When most pastors write books, you can bet they’re compiled from sermon notes and manuscripts. Preach a series on fear, and they end up with a book on the subject. Same with marriage, prophecy, grace, epic Bible stories – whatever. I don’t discourage that, but don’t think for a minute that’s a serious book.
Writing is different than speaking, and editing sermon notes into a readable manuscript and then calling it a “book” isn’t very impressive. If you’re a pastor or ministry leader, here’s what I recommend:
1) Go ahead and do these books I call “pastor books.” After all, content should be maximized, and when you preach, that should be available online, through radio and TV, podcasts, and other places – including book form. But understand where these books line up on the food chain. These are books that will mostly help your congregation and other members of your social media or broadcast tribe. These books can often be good, but rarely make a big impact.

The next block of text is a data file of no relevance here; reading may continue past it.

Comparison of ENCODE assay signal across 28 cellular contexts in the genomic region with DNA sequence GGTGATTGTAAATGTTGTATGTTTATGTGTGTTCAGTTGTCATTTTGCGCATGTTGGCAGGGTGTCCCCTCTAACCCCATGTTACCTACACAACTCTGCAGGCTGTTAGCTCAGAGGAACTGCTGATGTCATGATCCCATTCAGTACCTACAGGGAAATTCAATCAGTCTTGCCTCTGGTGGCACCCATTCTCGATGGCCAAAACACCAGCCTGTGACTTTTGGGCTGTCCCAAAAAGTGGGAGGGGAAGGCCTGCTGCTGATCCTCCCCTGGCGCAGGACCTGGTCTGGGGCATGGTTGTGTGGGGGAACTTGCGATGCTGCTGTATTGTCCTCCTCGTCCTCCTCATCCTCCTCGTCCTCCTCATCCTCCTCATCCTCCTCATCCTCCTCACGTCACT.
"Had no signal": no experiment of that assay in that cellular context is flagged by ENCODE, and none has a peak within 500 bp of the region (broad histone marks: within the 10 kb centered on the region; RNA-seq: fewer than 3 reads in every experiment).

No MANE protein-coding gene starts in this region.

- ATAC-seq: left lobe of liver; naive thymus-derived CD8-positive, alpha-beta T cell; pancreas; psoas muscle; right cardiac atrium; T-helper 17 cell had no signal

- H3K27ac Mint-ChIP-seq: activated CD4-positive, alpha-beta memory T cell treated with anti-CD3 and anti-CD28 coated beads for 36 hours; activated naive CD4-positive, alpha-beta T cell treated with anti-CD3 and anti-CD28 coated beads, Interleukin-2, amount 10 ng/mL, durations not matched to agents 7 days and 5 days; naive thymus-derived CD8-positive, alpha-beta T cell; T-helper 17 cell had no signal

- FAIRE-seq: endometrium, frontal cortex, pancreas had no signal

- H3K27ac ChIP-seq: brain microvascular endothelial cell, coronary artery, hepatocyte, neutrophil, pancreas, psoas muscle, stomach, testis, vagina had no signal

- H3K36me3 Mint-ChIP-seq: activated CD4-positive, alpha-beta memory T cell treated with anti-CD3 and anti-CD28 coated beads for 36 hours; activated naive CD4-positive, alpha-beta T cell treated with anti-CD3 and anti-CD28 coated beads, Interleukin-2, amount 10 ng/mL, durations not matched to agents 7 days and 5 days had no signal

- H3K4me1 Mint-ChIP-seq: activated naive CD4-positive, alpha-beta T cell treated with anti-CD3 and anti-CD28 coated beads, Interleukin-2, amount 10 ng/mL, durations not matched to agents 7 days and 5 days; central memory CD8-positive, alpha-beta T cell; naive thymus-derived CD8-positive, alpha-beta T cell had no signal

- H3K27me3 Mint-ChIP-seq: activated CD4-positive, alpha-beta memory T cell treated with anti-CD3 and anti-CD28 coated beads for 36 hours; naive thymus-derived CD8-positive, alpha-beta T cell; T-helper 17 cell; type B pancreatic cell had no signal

2) Next, focus more on your life’s work, or what I call your “One Big Thing.” Every 3-5 years, create a book that you pour your life into. Do the deep research, interview expert sources, and do everything you can to make it significant. Sit down and actually write it – don’t just preach it. That kind of book deserves serious planning, a real publisher, marketing campaign, and possibly an agent. It should be something you’re incredibly proud of and will stand the test of time.
Pastor books are good for teaching, as fundraising premiums, or product offers through your media platforms.
Serious books change people’s lives. But you’ll never write one if you think transcribing a sermon magically becomes a book.
Shared from Phil Cooke